A landscape with a slope of over 10% will require special planning to avoid unwanted runoff. A way around this is to create flat terraces held in place by retaining walls. Low precipitation devices set at the correct angles will be needed to irrigate a sloped area that has not had any structural changes.
Supplies Needed To Measure A Sloped Terrain:
- Spirit or line level
- Tape measure
- Stake or screwdriver
- Assistant (it is much easier with an additional set of hands)
Steps To Measuring Slope:
- Attach a string to either a stake or a screwdriver.
- At the highest point of ground plant the stake with the string (or screwdriver) into the soil. If you have an assistant they can walk to the bottom of the slope with the remainder of the string.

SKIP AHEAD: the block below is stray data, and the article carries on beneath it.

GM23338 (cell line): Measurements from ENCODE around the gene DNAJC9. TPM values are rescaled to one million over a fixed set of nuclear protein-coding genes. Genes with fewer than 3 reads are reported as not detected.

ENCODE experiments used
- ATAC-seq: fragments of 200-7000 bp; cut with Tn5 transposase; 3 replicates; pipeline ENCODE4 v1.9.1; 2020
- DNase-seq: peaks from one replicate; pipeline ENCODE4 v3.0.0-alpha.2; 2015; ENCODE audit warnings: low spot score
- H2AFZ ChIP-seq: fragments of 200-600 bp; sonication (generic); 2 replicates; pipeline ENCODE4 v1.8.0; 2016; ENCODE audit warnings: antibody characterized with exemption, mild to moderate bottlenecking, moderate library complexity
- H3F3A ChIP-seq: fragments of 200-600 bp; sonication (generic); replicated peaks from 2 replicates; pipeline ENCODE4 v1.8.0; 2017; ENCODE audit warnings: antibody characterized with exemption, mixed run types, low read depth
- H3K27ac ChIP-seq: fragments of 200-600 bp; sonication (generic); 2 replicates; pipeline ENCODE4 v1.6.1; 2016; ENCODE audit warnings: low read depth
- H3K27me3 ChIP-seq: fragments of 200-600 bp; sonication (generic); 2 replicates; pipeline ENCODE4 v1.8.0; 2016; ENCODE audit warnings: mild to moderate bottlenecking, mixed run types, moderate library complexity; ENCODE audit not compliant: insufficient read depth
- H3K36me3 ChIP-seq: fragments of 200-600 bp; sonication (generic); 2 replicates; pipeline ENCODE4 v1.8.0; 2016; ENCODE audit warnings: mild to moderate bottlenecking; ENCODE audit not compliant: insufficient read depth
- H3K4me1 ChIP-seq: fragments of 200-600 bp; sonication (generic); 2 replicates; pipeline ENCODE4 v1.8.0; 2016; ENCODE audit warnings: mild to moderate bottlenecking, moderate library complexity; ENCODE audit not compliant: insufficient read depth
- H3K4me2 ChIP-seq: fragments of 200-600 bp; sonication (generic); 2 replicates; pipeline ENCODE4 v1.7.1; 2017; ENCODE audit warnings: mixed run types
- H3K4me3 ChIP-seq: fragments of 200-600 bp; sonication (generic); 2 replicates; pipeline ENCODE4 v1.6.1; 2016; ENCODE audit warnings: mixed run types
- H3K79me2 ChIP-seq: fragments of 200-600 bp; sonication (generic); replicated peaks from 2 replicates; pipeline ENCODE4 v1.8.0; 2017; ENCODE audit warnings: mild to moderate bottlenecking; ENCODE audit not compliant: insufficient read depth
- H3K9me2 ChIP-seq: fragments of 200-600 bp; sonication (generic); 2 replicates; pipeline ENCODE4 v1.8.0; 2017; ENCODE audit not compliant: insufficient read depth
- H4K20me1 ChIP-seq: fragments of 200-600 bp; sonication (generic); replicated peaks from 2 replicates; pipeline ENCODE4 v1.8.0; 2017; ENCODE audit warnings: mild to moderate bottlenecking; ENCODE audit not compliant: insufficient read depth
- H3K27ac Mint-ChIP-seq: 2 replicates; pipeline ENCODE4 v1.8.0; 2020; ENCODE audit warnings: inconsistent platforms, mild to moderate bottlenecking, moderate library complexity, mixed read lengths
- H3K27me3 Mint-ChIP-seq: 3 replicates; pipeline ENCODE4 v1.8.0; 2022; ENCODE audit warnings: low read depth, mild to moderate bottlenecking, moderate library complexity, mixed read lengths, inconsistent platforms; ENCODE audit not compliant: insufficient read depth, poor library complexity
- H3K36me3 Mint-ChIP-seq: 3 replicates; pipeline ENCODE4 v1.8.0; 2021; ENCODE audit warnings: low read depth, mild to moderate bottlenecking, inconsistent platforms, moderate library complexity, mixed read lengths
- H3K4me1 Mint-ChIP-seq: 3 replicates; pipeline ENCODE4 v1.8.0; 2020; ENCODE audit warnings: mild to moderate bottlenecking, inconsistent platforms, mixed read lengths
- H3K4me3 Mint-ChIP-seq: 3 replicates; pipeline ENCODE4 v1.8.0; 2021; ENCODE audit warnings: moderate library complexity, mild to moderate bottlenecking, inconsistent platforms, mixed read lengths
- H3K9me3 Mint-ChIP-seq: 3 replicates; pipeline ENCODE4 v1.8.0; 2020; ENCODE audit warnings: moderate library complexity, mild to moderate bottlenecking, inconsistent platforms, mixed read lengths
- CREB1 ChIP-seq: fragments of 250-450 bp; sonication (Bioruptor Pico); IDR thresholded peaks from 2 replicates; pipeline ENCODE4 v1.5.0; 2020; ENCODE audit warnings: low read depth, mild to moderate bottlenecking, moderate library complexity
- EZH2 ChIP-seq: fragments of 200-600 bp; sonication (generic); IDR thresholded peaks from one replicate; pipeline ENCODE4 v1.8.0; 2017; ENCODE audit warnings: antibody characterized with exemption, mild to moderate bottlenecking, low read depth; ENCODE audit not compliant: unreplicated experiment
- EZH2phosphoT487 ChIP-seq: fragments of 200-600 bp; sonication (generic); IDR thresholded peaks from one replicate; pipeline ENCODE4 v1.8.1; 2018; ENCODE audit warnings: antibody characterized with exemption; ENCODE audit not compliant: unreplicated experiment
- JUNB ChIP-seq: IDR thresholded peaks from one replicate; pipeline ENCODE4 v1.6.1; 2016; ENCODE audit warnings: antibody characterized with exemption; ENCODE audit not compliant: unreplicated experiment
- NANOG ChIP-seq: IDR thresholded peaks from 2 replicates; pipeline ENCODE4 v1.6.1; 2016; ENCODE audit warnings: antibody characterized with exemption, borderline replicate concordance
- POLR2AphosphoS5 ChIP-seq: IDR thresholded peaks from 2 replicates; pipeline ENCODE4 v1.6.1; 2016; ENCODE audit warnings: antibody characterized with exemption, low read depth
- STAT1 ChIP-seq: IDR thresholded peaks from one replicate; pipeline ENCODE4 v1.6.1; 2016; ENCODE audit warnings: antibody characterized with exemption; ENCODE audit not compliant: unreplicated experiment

- Make sure the string is held taught and is level by using a line level.
- The leftover string will fall to towards the ground, attach a weight to the string to form a solid 90 degree angle.
- Measure the length of string from the high point to the assistant’s hands. Then measure the height from the string in the assistant’s hands to the ground.
- To find the percentage of slope simply divide the rise (the measured height) by the run (the measured length) and multiply by 100.
- If the measurement is less than 10% there is no need to show it on your design plan.
- If it is over 10% you can show this on your design plan by shading it in with diagonal lines.
- Large sloped areas can be measured by picking an smaller (more manageable) area by eye that has the same general angle and using the same methods as shown to determine the slope.